Brrr . . . what a chilly weekend, but typical of spring on the Vineyard. We get a few days of sun and warmth as a little tease followed by a reminder that we are out here in a cold ocean. Remember, this phenomenon is in our favor in the fall.
One plus to the cooler temperatures — the spring bulbs last longer. I remember a few years ago we had a couple of 90 degree days just as the tulips bloomed. They hate 90! They lasted less than a week.
Speaking of spring bulbs — I tried a new variety of hyacinths in the fall. Called Woodstock, they looked dark red in the catalog. It is blooming a lovely unusual magenta right now. There are some mixed with daffodils and grape hyacinths along the William street side of the First Baptist Church in Vineyard Haven. Check them out if you attend the Mother’s Day tea on Saturday at the parish house.
My Virginia bluebells (mertensia virginica) are blooming. They travel around the garden and show up where not planted. They are a welcome sight in the early perennial border. I’ve had them for years. I tried to go back into the memory bank to find who gave them to me. Sadly, the bank has had too many withdrawals.
Violet and I took a drive around West Chop on Sunday morning. There are several hedges of lilacs with swelling buds. I had not even noticed my own.
At the corner of the West Chop Club, there are tidy beds of daylilies. They are completely intact, unlike my own which have been nibbled to the quick twice by deer.
Honestly, there is nothing to gardening if you can manage to stay one step ahead of Mother Nature. She does, however, bat last.
I purchased a few new laying hens from Jefferson at the Good Farm. I needed to beef up my flock. Several of my hens are approaching old age and are not laying up to capacity. I noticed for several days that eggs were cracked and empty. I falsely accused my new hens, as sometimes a chicken will eat her own egg. It is rare but can happen if the bird is not getting enough calcium in her diet. A few scoops of oyster shell in the feed will usually remedy the situation.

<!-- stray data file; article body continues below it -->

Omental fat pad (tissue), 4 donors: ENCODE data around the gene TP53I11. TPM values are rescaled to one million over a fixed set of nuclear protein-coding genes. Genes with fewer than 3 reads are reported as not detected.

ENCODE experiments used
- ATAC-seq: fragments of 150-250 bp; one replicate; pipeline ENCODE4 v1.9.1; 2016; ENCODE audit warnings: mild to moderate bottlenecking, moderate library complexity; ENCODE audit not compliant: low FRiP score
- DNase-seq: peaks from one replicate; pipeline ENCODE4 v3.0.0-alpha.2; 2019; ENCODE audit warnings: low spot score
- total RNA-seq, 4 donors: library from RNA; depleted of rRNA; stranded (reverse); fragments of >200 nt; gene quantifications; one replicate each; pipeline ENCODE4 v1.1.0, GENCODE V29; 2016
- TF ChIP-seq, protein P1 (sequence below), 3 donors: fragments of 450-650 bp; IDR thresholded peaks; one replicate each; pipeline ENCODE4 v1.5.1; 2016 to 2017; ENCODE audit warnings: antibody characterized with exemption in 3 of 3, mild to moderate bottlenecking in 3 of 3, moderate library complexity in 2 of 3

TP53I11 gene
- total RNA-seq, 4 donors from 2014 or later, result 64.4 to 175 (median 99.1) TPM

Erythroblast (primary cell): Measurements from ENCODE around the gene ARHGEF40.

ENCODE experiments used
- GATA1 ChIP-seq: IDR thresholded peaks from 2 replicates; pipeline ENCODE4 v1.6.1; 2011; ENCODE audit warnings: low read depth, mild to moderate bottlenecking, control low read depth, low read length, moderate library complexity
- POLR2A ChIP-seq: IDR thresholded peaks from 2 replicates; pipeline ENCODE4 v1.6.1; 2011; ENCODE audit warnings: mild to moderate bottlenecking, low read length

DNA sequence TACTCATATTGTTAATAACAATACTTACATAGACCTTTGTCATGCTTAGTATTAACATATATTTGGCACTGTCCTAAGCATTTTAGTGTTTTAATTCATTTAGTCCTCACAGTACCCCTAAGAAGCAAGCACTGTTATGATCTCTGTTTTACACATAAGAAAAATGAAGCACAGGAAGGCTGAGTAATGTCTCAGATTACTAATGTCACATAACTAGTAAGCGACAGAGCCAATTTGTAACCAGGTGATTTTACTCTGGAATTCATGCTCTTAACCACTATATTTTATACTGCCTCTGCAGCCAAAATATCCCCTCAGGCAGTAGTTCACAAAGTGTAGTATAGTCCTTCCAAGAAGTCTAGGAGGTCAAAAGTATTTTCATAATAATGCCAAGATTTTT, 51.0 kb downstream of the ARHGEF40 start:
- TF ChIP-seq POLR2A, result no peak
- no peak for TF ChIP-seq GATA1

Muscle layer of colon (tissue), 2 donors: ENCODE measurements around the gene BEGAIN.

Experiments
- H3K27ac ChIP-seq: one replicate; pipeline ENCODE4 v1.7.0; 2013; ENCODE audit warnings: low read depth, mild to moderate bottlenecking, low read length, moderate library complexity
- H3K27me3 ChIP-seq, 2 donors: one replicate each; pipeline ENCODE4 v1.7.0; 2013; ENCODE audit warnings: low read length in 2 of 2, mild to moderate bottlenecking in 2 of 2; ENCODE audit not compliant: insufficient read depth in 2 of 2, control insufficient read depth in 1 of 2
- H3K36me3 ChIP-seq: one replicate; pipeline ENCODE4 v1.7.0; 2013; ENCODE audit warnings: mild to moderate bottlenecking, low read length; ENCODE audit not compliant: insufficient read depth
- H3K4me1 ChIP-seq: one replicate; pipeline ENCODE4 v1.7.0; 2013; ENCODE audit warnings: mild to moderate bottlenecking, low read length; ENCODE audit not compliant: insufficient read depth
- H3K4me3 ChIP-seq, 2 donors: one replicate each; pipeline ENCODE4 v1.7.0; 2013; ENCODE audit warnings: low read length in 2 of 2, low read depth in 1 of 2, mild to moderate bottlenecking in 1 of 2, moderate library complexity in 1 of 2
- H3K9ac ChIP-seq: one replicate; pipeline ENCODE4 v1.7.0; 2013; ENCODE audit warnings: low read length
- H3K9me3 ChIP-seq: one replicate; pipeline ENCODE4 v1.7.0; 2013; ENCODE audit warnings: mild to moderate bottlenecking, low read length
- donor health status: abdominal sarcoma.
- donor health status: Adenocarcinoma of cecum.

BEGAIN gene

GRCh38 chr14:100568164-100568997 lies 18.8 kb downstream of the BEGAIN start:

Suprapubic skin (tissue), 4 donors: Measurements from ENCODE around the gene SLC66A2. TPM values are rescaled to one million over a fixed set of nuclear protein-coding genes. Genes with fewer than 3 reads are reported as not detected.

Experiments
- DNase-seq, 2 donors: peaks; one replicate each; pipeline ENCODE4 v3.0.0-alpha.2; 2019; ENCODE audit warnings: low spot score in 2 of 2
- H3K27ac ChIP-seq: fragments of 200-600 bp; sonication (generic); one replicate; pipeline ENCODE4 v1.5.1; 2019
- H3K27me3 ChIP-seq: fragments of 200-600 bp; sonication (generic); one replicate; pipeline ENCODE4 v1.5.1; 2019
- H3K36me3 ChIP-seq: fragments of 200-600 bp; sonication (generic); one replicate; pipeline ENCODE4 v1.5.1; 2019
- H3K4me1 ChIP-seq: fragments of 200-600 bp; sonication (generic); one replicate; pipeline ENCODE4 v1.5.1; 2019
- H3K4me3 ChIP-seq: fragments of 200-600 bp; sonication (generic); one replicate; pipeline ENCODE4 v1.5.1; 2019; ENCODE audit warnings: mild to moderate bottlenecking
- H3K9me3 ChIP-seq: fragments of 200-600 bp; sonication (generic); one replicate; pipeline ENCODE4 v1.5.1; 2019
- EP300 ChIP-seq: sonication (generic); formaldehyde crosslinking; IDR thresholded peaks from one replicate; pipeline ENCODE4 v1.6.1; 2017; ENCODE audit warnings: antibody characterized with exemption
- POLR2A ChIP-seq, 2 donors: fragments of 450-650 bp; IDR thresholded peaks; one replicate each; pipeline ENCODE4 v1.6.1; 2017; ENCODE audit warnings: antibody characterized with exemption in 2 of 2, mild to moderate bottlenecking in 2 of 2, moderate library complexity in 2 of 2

After a particularly long, hard day at work, I discovered a full-grown skunk in the laying box cracking and devouring several eggs. I went after him with a garden rake. He barely lifted his head in response. I poked him roughly several times before he sauntered off. I hate this . . . I’m fond of skunks in general. They eat grubs and mice. I think they are kind of cute.
Now I’m in a dilemma. I have to take some sort of action.
I am mostly disturbed that this takes place in daylight. My dad always said that nocturnal animals such as skunks or raccoons were rabid if they were out in the daytime. Supposedly we have no rabies on-Island, but it has given me pause.
I have been eating the just-forming flower buds of wintered-over kale and collards. I just break them from the stalk and pop them in my mouth right in the garden. This practice should end soon as any day now tiny gray aphids will make their home in those flowers.
As Roseanne Roseannadanna used to say: “If it’s not one thing, it’s another!”
I came across a quote from Dwight Eisenhower — no, not the one to fear the military industrial complex. It was in a 1954 letter to this brother, Edgar.
“Should any political party attempt to abolish social security, unemployment insurance, and eliminate labor laws and farm programs, you would not hear of that party again in our political history. There is a tiny splinter group, of course, that believes you can do these things. Among them are H. L. Hunt . . . a few other Texas millionaires, and an occasional politician or businessman from other areas. Their number is negligible and they are stupid.”
There you have it. I like Ike!